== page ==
Know Thy Target: So what can be done to ensure you’re reaching your target audience? The key is target. In the summer of 2011, when the book launched, I thought bookstores would be the best avenue to sell books. The backdrop of my book is horse racing. That’s my audience. If I were smarter in Summer 1, I would have taken heed of this trend:

Barnes and Noble: 2 books

The Book House (Indy Store): 6 books

Monmouth Park (horse track): 62 books

Saratoga Race Course (horse track): 88 books

Perhaps it was because it was my first book and I wanted to be, you know, in bookstores. Bookstores can’t be ignored. I’m glad I did them, but based on the potential to reach the readers who would be interested in my book, my energies would have been better spent at racetracks. Naturally, this summer I went exclusively to racetracks.

Befriend Bloggers: My other mistake? Not taking advantage of bloggers. Bloggers who have 2,000, 5,000, 10,000 followers are your generals in command of an army of like-minded readers. If a blogger gives you an endorsement, a chunk of their followers will buy up your book. It takes one galley. I only got 10 copies in my contract. I have since purchased 400 books (many I have sold by hand, many I have donated to silent auctions [karma], many I have given to reviewers). If $14 can translate into 100 book sales, I think that’s a worthy investment.

What else? Well, I’m voraciously reading marketing books and marketing blogs (I’m a big fan of Tim Ferriss’s 4hourblog. He’s a marketing guru and a wizard of self-promotion.)

I’ll be sharing more as I learn and test out stuff. And you’ll get on TV just like I did.

What are you doing to market your book prior to publication? After publication? Do you find it overwhelming? Let me know!

The Sound Upstairs: a lesson in brevity from a 13 year old

By Brendan O’Meara

I was cleaning out some of my shelves, getting rid of come books I’ll never read again, shredding old bank statements, trying to de-clutter my hoarding of paper ANYTHING, when I came across a short story I wrote when I was 13.

In those days as my body was changing and girls cast this weird spell on me, I was reading a lot of R.L. Stine (I had finally graduated from Roald Dhal). He wrote teen horror books, suspenseful, bloody, I liked them more than girls because these books liked me back!

The story I’m about to re-type below is 315 words. That’s it. I read it and felt stronger about this piece I wrote back in 1993 than I do half the time I write anything these days. Maybe what that means is I shouldn’t think so hard about what I write and just write the damn story. This story is a word-for-word transcription. Any bad grammar or misspelled words must be read with a collective [sic]. Ready? No, that wasn’t good enough! Are YOU F*CKIN’ ready!? I thought so. Let me know what you think.

The Sound Upstairs

The house was near the beach. It was a big old place where nobody had lived for years. From time to time somebody would force open a window or a door and spend the night there. But never longer.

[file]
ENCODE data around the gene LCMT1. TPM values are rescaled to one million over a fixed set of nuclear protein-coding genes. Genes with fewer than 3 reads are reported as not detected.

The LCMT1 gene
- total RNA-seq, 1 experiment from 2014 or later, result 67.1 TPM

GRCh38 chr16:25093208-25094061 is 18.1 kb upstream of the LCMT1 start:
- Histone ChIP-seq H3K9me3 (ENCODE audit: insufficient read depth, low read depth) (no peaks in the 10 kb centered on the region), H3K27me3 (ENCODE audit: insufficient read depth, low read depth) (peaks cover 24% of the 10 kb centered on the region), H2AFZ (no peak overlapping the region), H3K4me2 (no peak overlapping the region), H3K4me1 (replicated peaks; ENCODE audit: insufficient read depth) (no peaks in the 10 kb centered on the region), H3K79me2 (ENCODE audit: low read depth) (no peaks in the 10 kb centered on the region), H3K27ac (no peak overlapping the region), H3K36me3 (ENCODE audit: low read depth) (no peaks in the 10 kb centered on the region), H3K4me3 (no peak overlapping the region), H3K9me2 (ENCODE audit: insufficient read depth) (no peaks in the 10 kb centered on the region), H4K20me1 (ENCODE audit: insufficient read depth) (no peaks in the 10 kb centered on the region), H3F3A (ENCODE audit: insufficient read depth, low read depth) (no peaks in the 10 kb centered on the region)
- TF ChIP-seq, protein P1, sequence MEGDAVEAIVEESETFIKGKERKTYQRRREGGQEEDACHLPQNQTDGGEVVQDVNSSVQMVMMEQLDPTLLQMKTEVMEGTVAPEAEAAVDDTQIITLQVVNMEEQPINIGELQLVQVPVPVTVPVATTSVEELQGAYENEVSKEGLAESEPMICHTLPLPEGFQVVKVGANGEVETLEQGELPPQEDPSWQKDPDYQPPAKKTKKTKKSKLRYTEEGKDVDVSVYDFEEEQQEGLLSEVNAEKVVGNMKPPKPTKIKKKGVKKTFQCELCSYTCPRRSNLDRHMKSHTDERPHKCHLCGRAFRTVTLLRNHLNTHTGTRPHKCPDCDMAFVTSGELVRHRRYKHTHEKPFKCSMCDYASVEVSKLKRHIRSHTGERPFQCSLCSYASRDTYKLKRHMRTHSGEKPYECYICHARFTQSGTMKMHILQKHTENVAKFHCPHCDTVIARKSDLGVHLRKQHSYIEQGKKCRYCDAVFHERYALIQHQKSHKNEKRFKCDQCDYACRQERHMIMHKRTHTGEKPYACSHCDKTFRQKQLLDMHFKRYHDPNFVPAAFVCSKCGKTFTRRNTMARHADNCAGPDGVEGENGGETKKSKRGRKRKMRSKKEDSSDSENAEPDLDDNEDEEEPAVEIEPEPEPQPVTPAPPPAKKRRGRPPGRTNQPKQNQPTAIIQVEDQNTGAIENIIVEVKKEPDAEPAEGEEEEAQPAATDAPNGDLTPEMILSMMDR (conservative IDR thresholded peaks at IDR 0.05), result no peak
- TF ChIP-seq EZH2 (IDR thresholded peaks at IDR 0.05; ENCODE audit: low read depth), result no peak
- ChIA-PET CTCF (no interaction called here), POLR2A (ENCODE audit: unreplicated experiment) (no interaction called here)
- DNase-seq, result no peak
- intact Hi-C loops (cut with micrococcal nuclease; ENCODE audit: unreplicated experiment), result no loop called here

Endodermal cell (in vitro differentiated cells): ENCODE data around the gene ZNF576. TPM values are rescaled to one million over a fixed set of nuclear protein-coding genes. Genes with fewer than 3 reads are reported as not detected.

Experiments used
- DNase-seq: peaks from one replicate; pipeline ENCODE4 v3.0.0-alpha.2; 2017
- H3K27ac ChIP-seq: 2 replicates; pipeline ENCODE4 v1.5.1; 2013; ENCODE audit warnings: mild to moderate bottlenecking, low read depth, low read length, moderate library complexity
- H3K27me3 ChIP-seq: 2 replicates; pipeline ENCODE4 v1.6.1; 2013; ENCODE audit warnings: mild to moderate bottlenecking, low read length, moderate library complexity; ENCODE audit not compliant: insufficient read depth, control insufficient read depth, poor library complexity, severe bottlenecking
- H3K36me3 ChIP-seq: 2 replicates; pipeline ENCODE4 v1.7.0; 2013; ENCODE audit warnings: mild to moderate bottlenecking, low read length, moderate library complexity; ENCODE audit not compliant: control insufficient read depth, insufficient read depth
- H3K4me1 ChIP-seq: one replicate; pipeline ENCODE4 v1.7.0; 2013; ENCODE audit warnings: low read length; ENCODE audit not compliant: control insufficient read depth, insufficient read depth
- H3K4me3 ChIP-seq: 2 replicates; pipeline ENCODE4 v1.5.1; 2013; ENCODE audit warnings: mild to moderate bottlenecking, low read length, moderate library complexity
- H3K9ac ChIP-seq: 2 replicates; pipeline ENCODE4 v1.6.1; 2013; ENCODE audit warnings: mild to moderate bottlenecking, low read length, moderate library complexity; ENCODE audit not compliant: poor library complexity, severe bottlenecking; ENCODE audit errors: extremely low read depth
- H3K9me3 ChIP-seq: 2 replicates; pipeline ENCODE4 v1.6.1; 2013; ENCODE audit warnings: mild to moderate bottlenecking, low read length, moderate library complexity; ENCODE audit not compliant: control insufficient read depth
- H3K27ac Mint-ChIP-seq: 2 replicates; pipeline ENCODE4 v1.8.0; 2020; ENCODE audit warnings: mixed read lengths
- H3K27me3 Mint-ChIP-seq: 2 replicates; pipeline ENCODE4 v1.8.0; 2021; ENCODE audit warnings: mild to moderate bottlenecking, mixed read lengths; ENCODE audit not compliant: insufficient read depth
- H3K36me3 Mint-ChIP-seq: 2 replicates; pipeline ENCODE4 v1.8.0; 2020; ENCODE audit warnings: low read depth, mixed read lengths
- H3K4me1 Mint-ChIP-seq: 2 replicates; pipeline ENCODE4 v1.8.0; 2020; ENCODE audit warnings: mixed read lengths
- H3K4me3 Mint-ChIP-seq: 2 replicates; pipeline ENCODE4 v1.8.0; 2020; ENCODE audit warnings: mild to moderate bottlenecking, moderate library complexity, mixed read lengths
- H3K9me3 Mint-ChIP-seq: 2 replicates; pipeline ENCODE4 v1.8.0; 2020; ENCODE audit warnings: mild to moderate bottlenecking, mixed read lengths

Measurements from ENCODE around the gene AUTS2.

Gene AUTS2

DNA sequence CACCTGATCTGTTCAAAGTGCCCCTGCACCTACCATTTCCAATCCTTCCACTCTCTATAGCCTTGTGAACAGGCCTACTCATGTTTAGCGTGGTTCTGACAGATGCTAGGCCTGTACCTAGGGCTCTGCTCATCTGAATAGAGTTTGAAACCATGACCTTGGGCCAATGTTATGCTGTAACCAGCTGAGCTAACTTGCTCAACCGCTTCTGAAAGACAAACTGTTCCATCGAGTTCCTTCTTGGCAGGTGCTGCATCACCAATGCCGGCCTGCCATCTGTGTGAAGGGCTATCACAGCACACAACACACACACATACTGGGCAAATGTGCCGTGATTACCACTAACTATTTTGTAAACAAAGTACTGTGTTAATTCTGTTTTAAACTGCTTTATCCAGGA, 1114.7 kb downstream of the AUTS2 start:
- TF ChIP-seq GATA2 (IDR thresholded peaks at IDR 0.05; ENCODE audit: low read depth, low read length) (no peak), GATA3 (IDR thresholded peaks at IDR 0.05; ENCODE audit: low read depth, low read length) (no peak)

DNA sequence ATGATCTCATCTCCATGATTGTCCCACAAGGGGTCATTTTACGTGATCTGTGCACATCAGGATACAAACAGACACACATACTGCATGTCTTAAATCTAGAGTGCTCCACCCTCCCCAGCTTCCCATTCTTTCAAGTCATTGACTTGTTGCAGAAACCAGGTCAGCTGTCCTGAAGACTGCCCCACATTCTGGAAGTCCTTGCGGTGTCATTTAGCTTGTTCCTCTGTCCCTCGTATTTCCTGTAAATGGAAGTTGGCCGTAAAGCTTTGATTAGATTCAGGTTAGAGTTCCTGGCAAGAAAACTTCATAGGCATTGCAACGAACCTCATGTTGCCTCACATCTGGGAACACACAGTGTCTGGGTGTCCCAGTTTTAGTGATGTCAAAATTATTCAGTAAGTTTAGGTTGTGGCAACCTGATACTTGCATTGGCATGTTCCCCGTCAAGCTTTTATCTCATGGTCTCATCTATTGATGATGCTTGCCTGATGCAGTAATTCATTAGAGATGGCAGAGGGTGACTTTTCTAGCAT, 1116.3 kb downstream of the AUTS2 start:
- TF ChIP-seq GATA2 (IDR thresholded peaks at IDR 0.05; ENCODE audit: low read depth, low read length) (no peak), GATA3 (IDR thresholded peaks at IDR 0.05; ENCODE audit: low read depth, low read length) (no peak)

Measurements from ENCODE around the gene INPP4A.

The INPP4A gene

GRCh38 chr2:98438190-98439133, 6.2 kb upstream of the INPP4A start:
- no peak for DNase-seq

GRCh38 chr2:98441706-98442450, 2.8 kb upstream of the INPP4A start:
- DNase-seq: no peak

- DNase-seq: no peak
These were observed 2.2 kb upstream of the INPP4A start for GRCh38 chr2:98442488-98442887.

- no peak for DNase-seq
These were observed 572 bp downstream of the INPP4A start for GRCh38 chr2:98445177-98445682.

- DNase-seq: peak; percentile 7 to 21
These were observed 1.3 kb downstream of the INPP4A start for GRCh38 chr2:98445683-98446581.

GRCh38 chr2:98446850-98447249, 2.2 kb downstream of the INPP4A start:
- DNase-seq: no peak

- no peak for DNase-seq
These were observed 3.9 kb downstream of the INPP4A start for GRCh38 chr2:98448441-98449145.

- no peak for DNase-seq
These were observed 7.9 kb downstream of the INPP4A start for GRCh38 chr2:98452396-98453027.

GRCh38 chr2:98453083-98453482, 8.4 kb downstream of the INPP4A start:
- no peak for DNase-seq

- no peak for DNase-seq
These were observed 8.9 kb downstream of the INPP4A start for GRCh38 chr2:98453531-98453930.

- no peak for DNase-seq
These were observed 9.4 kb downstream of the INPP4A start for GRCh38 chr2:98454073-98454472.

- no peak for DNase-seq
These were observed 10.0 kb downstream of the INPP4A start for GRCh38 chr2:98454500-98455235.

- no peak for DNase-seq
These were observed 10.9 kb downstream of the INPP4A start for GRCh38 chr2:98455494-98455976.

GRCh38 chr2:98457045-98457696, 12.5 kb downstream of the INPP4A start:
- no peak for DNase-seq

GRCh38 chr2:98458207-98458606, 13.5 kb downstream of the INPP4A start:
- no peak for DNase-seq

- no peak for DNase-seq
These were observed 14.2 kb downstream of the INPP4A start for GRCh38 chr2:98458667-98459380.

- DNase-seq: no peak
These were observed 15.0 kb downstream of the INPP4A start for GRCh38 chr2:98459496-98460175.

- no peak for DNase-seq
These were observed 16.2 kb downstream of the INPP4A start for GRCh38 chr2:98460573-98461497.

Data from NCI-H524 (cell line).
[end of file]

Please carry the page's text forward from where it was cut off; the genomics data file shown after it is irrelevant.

Three fishermen caught in a storm took shelter there one night. With some dry wood they found inside, they made a fire in the fireplace. They laid down on the floor and tried to get some sleep, but none of them slept that night.

First they heard footsteps upstairs. It sounded like there were several people moving back and forth, back and forth. When one of the fishermen called, “Who’s up there?” the footsteps stopped. Then they heard a woman scream. The scream turned into a groan and died away. Blood began to drip from the ceiling into the room where the fishermen huddle. A small red pool formed on the floor and soaked into the wood.

A door upstairs crashed shut, and again the woman screamed. “Not me!” she cried. It sounded as if she was running, her high heels tapped wildly down the hall. “I’ll get you!” a man shouted, and the floor shaked as he chased her.

Then silence. There wasn’t a sound until the man who had shouted began to laugh. Long peals of horrible laughter filled the house. It went on and on until the fishermen think they would go mad.

When finally it stops, the fishermen heard someone coming down the stairs dragging something heavy that bumped on each step. They heard him drag it through the front hall and out the front door. The door opened: then it slammed shut. Again, silence.

Suddenly a flash of lightning filled the house with a green blaze of light. A ghastly face stared at the fishermen from the hallway. Then came a crash of thunder. Terrified, they ran out into the storm.

***

Yeah. I got an A+.

Re-reading this my 13-year-old self taught me a thing or two. This story was only 315 words, which to a seventh grader must’ve felt agonizingly long. I had baseball or soccer practice to tend to. I needed to fantasize about the girls in my grade with their new-fangled boobs. I read this ghost story and realized it doesn’t have to be longer, or more gruesome, or with better character development. To me it’s suspenseful and spooky and, quite honestly, better than anything I’ve written in a long time.

Maybe I’m being too hard on my 32-year-old self, but the next time I feel like I need to write something long, I’m going to pressure the writing to be uber tight, like, Olympian tight, like gymnast tight.